Powered by Google
Editors' Picks
Arts + Books
Rec Room
- - - - - - - - - - - -
Adult Personals
Adult Classifieds
- - - - - - - - - - - -
FNX Radio
Band Guide
MassWeb Printing
- - - - - - - - - - - -
About Us
Contact Us
Advertise With Us
Work For Us
RSS Feeds
- - - - - - - - - - - -

sponsored links
- - - - - - - - - - - - -
Sex Toys - Adult  DVDs - Sexy  Lingerie

  E-Mail This Article to a Friend

From no to new wave
The NYC underground, then and now

After two decades of relative neglect, the funked-up sounds that followed punk-as-such into the New York underground are back in favor. The center of gravity has shifted from Lower Manhattan to Williamsburg, and hip-hop has replaced disco as a catalyst, but labels like Death from Above (home to the Rapture’s recent Echoes and the four-artist DFA Compilation #1) and bands like the Liars and Out Hud are bent on updating the noise-you-can-dance-to formula pioneered by Ze Records and 99 Records on the cusp of the ’80s. Another regional sampler, Yes New York (Vice), twists the title of 1978’s Eno-produced No New York, despite including bands (the Natural History, Ted Leo) who ride waves more "new" than "no."

The only available reissue of No New York is a pricy Japanese CD, but the artists who inspired the current scene are well represented on three other recent compilations (all European, but well distributed). New York Noise is the thorough, crate-digging overview one expects from British soul-and-reggae specialist label Soul Jazz. N.Y. No Wave and Mutant Disco are the first visible signs of the relaunch of the above-mentioned Ze Records, the Franco-American imprint responsible for early releases by Was (Not Was) and Kid Creole & the Coconuts, among others. The discs do share some territory. "Contort Yourself," credited variously to the Contortions and James White & the Blacks, appears on all three — and deserves to. White’s career-defining song has it all: Pat Place & Jody Harris’s slippery, atonal guitars, White’s reed-biting sax squeals, and his dislocated, James-Brown-meets-Richard-Hell exhortations: "Contort yourself two times!" Mutant Disco features the song’s club version, which buttresses the same elements with brighter guitar sounds and a cracking snare for seven sweaty minutes.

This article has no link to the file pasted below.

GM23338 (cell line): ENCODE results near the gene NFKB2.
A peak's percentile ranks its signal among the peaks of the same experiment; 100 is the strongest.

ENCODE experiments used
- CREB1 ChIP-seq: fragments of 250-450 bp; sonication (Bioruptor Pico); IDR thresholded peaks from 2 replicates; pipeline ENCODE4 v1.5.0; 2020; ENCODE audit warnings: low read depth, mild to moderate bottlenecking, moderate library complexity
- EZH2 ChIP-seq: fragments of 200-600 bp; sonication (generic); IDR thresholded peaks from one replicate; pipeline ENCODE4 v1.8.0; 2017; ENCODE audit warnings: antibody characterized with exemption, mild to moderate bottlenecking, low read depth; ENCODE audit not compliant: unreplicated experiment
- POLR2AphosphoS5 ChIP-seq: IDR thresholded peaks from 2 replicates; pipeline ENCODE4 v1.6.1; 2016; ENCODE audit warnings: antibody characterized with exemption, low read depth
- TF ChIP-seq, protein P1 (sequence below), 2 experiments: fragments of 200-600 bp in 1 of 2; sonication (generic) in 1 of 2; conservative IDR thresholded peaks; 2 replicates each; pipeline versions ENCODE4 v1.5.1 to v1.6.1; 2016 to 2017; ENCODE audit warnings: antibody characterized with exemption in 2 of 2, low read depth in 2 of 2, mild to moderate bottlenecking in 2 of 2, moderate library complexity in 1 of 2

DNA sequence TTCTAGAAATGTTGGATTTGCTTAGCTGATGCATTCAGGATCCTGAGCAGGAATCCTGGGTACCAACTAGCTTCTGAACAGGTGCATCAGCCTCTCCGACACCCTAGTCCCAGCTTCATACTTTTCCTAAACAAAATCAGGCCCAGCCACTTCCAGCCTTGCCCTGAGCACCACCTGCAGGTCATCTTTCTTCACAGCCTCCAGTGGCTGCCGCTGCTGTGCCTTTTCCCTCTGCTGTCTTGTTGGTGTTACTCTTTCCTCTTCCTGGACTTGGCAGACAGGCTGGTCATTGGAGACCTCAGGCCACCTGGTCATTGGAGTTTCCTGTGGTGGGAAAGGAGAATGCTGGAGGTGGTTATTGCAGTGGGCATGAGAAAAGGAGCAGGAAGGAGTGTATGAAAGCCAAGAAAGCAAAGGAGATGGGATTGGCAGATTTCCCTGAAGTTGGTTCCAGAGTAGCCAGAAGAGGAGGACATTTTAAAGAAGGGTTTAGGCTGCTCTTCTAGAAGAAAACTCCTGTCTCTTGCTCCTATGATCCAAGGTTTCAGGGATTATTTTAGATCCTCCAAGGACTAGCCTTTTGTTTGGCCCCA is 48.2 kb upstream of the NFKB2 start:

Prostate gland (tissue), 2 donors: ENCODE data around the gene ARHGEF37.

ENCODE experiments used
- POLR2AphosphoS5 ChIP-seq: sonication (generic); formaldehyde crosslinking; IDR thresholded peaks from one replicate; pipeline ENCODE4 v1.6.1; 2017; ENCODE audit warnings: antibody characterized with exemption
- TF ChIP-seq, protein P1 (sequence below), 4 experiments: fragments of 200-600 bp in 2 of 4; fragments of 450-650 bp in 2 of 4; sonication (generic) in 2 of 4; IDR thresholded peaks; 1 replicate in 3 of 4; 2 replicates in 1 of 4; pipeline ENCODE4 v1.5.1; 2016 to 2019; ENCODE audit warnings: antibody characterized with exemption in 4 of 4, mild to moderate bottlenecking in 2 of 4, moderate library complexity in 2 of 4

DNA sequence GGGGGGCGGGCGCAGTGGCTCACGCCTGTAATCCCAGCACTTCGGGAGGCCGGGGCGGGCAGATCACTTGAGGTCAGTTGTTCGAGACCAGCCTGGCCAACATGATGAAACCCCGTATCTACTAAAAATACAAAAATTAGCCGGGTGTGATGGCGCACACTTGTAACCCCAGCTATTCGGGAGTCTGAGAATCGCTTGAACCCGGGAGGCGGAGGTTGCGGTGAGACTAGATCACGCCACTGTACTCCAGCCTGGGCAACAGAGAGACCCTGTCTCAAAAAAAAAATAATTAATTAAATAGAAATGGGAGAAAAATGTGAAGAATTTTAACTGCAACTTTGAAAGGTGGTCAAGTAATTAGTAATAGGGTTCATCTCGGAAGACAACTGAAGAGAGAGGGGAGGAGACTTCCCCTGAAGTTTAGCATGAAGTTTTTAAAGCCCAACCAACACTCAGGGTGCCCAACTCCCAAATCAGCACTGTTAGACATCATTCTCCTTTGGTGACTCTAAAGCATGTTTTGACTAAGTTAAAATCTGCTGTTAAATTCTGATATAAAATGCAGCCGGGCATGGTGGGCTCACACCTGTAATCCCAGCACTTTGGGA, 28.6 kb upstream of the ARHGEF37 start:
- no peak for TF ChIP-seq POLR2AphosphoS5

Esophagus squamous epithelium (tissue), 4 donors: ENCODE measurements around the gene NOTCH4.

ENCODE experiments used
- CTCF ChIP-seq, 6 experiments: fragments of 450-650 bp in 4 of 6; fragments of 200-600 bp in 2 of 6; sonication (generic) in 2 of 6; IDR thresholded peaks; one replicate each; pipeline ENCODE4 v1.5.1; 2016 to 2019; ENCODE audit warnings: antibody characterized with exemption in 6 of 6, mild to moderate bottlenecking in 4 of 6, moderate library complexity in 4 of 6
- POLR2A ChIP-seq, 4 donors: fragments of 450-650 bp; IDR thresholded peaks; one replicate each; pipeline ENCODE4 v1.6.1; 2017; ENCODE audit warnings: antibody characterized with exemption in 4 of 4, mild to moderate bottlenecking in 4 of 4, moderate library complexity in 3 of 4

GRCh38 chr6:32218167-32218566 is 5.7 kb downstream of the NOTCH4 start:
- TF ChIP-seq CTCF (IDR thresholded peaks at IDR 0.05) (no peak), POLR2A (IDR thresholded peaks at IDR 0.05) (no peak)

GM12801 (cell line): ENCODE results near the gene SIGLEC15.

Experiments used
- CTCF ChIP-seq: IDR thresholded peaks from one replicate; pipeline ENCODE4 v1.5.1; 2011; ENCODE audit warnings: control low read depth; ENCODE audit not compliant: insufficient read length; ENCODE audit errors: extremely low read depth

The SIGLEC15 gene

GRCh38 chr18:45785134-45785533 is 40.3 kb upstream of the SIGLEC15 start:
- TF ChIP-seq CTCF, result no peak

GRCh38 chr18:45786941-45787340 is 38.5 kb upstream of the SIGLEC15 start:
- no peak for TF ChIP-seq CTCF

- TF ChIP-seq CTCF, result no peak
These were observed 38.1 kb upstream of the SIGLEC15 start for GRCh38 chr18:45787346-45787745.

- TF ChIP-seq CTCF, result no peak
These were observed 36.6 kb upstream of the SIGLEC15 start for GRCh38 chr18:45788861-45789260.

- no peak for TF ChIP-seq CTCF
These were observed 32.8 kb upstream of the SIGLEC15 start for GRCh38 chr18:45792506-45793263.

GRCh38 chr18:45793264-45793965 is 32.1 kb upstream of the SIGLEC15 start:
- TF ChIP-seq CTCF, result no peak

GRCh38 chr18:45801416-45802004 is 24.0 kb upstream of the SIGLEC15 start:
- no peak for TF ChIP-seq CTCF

But it’s New York Noise that gives the fullest sense of the moment’s hybrid energies. There are all-or-mostly-female bands who might not have arisen before punk’s anyone-can-play permissiveness (the Bloods, ESG), all-or-mostly black groups displaying fierce funk chops (Konk, Defunkt), and one track — the Dance’s "Do Dada" — from a band whose membership crossed both color and gender lines. There’s also a sign of rap’s growing influence, circa 1981: "Beat Box," by first-generation MC Rahmelzee (more often credited as Ramelzee) and K.Rob, heavy on percussive clatter and dramatic vocal treatments, serving as a reminder of the stark lo-tech of early hip-hop.

The two Ze releases are tailored for those ready to explore a smaller (but still well-populated) corner of this broad canvas. Founded by critic Michael Esteban and French designer Michael Zilkha (the latter is now half-owner of Houston-based windpower providers Zilkha Renewable Energy), Ze in its original incarnation ran roughly from 1978 to 1986, before the usual major-label cherry picking depleted the stable. N.Y. No Wave and Mutant Disco divide the catalogue into "arty" and "danceable" slots, respectively. It’s not an entirely artificial distinction. On N.Y. No Wave, tracks by various Contortions-related outfits, or by French counterparts Lizzy Mercier Descloux and Rosa Yemen, straddle the punk-funk line. But Teenage Jesus & the Jerks’ spastic "Empty Eyes," with Lydia Lunch, and Mars’ "3E," with its pre-Swans thud, are guaranteed floor clearers. More striking, in retrospect, are cuts from the lone EP by Arto/Neto (DNA’s Arto Lindsay and theatrical designer Seth Tillett). The best, "Pini, Pini," combines barely-there beats and shards of guitar with a magic-realist vignette about a woman who weds "a bool-cow" instead of a man.

Mutant Disco veers in the opposite direction. It’s no surprise that the label’s club-oriented releases are more DJ- than listener-friendly, and two full discs of 12-inch mixes may overestimate how much of their output was top-shelf. All six tracks from 1981’s key Seize the Beat collection appear, and other outstanding selections (the Waitresses’ "I Know What Boys Like," Kid Creole’s "Annie, I’m Not Your Daddy") are readily available. But one isn’t: 1978’s "Disco Clone," the debut single by Cristina, a Betty Boop–voiced proto-Madonna who was Zilkha’s wife. This brilliantly produced mix of live strings and salsa rhythms finds a male observer, voiced by the then barely known Kevin Kline, drooling over a hottie’s moves. Apparently used to this, she assures him, "There’s enough to go around," before at least a dozen Cristinas appear for the chorus: "If you like the way I shake it/And you think you want to make it/There’s 50 just like me/I’m the disco clone." Shallow, trivial, and painfully catchy, the song combines science fiction and pre-HIV sexual ease with the innocent optimism of an old stack of Omni magazines. Current musicians may revive the component sounds, or even improve on them, but none is likely to recapture this kind of quaint decadence.

Issue Date: January 16 - 22, 2004
Back to the Music table of contents
  E-Mail This Article to a Friend

about the phoenix |  advertising info |  Webmaster |  work for us
Copyright © 2005 Phoenix Media/Communications Group